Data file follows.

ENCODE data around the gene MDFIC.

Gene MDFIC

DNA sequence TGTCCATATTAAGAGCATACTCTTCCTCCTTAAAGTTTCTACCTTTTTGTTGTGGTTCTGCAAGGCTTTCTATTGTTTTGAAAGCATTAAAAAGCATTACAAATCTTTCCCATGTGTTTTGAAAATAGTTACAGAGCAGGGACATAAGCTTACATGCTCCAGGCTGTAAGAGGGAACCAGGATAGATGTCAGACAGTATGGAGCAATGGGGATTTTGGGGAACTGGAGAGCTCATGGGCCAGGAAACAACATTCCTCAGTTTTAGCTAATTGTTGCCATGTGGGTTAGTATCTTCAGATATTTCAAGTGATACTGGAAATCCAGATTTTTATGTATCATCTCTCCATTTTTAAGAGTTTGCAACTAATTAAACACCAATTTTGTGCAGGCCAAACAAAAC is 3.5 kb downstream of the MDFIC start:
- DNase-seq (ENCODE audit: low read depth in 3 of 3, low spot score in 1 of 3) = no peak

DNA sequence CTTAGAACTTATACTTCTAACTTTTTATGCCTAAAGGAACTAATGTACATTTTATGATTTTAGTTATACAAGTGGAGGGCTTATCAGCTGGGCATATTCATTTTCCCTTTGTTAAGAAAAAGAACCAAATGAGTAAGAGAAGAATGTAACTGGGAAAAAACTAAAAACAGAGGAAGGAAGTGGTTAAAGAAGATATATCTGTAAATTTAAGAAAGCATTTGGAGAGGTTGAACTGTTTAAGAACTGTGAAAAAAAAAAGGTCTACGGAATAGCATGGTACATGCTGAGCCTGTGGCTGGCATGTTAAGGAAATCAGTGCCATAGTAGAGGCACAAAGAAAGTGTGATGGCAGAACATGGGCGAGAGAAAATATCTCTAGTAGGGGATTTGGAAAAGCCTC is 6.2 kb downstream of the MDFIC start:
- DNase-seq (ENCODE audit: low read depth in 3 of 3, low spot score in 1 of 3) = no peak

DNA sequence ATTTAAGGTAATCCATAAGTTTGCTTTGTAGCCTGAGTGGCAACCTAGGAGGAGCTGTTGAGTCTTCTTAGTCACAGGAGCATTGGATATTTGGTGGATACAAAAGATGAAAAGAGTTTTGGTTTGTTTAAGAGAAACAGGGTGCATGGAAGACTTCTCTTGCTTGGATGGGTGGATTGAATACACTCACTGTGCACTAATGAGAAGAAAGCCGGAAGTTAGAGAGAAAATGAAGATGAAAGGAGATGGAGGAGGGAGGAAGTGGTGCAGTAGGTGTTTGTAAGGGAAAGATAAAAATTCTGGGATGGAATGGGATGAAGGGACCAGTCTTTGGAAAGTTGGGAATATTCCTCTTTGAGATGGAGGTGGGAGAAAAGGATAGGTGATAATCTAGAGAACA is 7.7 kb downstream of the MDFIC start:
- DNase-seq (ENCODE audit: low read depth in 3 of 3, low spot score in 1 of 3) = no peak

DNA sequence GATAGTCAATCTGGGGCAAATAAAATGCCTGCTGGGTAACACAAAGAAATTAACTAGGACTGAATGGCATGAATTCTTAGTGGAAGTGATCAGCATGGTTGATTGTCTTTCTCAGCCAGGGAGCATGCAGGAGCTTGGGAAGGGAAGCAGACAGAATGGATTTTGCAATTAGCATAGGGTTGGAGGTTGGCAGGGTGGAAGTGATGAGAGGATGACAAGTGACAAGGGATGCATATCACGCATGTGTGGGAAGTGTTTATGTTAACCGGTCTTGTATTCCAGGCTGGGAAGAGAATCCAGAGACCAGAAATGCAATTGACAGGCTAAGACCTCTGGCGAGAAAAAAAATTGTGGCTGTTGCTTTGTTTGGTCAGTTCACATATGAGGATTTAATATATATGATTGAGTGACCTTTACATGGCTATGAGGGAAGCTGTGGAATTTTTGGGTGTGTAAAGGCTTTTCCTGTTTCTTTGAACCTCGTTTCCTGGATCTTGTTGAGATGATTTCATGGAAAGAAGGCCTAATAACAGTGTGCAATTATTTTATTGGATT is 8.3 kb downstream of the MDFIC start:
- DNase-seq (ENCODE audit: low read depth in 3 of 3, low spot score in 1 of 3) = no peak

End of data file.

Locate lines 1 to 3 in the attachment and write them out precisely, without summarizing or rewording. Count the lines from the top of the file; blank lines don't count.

ENCODE data around the gene MDFIC.

Gene MDFIC

DNA sequence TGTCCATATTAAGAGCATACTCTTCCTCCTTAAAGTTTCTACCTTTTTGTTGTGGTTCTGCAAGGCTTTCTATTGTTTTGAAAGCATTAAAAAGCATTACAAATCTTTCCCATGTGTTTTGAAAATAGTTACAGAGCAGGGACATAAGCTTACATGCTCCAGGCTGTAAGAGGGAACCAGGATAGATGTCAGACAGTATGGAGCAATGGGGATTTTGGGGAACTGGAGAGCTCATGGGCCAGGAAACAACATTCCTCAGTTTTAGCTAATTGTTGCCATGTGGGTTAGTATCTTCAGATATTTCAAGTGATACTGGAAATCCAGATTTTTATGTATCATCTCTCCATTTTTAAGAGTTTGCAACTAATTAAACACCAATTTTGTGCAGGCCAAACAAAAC is 3.5 kb downstream of the MDFIC start: